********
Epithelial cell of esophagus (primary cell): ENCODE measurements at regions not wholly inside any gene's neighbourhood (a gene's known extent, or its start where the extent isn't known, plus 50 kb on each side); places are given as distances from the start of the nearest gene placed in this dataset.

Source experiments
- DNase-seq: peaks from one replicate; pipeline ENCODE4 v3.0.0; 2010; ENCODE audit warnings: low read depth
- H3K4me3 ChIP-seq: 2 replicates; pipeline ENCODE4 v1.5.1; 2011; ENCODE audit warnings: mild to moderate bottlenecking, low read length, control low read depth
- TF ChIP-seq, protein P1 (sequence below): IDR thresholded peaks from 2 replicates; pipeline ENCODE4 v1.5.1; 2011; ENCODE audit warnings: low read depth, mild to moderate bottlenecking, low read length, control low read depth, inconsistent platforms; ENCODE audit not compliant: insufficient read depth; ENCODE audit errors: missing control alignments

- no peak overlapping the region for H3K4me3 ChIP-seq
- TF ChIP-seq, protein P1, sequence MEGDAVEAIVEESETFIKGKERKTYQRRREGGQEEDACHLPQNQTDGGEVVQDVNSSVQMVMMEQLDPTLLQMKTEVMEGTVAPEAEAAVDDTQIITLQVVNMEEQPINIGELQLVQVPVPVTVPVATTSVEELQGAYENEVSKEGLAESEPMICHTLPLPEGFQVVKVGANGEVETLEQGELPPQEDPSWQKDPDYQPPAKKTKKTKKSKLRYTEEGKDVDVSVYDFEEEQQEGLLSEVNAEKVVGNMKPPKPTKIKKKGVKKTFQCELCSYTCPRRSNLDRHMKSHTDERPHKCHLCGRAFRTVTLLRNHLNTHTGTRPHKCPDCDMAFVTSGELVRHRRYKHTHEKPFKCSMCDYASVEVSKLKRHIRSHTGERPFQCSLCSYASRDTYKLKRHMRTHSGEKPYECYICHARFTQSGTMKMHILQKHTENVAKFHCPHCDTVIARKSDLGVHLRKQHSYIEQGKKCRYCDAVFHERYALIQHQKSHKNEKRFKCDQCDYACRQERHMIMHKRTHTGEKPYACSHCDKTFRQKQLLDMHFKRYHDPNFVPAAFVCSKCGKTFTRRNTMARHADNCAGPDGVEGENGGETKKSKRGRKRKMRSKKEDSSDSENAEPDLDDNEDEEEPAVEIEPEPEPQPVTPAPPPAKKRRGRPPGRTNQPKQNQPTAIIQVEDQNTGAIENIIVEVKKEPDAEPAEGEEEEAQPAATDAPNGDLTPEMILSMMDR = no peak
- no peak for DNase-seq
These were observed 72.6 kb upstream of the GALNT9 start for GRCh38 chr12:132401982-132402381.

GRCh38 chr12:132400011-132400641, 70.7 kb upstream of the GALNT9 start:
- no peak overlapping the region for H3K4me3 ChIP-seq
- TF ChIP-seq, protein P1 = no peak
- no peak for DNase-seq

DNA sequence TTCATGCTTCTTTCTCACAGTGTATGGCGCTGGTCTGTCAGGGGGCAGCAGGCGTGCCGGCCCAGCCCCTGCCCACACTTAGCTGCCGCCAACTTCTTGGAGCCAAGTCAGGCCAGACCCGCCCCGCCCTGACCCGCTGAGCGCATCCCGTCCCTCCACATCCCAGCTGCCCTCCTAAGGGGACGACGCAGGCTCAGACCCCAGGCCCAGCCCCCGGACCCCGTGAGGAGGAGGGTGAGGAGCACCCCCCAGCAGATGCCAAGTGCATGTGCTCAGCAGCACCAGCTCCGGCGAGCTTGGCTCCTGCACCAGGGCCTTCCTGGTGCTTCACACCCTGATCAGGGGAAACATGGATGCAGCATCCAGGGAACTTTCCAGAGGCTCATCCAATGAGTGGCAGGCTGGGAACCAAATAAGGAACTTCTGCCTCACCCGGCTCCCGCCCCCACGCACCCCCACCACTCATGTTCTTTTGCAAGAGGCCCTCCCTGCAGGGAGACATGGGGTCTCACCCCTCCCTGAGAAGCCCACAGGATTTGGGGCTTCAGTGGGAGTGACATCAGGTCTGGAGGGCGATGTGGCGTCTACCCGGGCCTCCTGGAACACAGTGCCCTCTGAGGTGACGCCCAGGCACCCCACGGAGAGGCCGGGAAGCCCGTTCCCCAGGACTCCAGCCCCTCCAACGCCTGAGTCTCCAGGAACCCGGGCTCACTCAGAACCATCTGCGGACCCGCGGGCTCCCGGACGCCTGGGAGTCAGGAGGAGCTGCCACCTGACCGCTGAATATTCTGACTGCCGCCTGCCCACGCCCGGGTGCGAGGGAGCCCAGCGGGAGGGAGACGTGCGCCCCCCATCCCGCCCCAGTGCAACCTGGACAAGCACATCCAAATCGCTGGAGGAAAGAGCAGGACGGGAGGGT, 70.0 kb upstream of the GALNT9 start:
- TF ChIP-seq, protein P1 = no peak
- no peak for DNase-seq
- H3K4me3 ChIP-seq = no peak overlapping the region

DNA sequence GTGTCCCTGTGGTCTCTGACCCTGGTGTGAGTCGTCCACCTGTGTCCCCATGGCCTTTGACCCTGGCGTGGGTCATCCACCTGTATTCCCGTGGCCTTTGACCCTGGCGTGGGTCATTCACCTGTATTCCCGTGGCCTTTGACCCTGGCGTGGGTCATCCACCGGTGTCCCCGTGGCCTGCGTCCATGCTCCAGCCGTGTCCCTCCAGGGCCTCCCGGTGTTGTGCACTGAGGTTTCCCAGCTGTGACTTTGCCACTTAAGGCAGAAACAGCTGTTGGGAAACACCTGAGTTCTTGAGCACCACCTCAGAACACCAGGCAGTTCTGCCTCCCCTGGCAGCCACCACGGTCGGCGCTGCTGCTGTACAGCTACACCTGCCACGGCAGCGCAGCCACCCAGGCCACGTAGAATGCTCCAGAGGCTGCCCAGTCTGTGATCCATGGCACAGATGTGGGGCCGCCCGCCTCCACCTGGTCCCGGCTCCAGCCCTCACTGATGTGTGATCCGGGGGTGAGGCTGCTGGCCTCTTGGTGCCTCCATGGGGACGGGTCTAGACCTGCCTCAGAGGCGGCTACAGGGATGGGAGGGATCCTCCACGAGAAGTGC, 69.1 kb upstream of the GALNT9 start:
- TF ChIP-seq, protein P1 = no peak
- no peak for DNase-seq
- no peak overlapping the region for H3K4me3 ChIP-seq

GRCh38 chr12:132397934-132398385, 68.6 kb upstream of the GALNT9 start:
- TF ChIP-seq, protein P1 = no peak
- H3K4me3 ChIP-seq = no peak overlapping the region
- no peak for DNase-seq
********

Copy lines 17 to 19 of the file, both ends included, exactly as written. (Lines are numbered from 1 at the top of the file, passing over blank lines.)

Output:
- H3K4me3 ChIP-seq = no peak overlapping the region

DNA sequence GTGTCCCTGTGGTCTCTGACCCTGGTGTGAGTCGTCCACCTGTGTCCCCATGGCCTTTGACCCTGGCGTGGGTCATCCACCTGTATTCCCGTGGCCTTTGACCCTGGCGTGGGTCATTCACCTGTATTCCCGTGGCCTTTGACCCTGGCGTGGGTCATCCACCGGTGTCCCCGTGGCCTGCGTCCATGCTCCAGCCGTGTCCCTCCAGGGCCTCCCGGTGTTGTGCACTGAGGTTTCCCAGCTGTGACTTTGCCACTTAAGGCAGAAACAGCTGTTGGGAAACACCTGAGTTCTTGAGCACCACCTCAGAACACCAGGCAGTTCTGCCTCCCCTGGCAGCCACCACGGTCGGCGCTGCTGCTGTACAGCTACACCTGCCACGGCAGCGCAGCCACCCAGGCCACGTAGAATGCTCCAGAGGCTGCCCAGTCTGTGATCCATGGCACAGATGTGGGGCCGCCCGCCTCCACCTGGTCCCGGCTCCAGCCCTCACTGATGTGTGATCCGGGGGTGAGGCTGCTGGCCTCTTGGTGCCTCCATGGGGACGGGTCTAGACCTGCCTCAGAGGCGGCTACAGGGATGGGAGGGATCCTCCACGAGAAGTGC, 69.1 kb upstream of the GALNT9 start:
- TF ChIP-seq, protein P1 = no peak